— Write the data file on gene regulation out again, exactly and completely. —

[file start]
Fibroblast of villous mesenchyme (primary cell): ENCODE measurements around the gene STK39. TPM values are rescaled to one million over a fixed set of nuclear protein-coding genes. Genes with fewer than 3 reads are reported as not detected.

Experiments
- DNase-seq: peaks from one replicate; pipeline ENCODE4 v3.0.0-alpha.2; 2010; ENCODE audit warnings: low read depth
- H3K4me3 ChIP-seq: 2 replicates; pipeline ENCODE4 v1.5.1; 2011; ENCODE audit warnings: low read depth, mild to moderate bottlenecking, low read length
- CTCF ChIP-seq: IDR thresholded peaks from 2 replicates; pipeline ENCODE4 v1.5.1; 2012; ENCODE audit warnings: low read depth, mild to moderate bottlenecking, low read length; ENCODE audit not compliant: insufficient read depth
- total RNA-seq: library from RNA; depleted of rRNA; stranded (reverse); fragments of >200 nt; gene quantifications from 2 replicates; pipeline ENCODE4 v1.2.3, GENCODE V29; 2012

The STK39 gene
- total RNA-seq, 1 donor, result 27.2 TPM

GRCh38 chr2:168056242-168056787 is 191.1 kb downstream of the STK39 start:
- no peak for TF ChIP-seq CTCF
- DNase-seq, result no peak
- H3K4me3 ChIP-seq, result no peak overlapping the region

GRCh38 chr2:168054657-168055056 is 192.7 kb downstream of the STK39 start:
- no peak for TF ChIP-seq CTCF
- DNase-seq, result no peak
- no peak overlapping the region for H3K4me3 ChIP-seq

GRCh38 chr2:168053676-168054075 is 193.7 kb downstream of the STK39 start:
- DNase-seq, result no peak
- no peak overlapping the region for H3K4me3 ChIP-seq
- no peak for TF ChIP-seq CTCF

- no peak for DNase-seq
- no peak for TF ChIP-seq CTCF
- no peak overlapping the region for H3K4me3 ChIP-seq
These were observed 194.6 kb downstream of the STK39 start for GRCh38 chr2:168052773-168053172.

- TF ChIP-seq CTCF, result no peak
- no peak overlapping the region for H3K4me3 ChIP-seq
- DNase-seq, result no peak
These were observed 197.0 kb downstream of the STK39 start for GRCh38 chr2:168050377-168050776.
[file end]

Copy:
Fibroblast of villous mesenchyme (primary cell): ENCODE measurements around the gene STK39. TPM values are rescaled to one million over a fixed set of nuclear protein-coding genes. Genes with fewer than 3 reads are reported as not detected.

Experiments
- DNase-seq: peaks from one replicate; pipeline ENCODE4 v3.0.0-alpha.2; 2010; ENCODE audit warnings: low read depth
- H3K4me3 ChIP-seq: 2 replicates; pipeline ENCODE4 v1.5.1; 2011; ENCODE audit warnings: low read depth, mild to moderate bottlenecking, low read length
- CTCF ChIP-seq: IDR thresholded peaks from 2 replicates; pipeline ENCODE4 v1.5.1; 2012; ENCODE audit warnings: low read depth, mild to moderate bottlenecking, low read length; ENCODE audit not compliant: insufficient read depth
- total RNA-seq: library from RNA; depleted of rRNA; stranded (reverse); fragments of >200 nt; gene quantifications from 2 replicates; pipeline ENCODE4 v1.2.3, GENCODE V29; 2012

The STK39 gene
- total RNA-seq, 1 donor, result 27.2 TPM

GRCh38 chr2:168056242-168056787 is 191.1 kb downstream of the STK39 start:
- no peak for TF ChIP-seq CTCF
- DNase-seq, result no peak
- H3K4me3 ChIP-seq, result no peak overlapping the region

GRCh38 chr2:168054657-168055056 is 192.7 kb downstream of the STK39 start:
- no peak for TF ChIP-seq CTCF
- DNase-seq, result no peak
- no peak overlapping the region for H3K4me3 ChIP-seq

GRCh38 chr2:168053676-168054075 is 193.7 kb downstream of the STK39 start:
- DNase-seq, result no peak
- no peak overlapping the region for H3K4me3 ChIP-seq
- no peak for TF ChIP-seq CTCF

- no peak for DNase-seq
- no peak for TF ChIP-seq CTCF
- no peak overlapping the region for H3K4me3 ChIP-seq
These were observed 194.6 kb downstream of the STK39 start for GRCh38 chr2:168052773-168053172.

- TF ChIP-seq CTCF, result no peak
- no peak overlapping the region for H3K4me3 ChIP-seq
- DNase-seq, result no peak
These were observed 197.0 kb downstream of the STK39 start for GRCh38 chr2:168050377-168050776.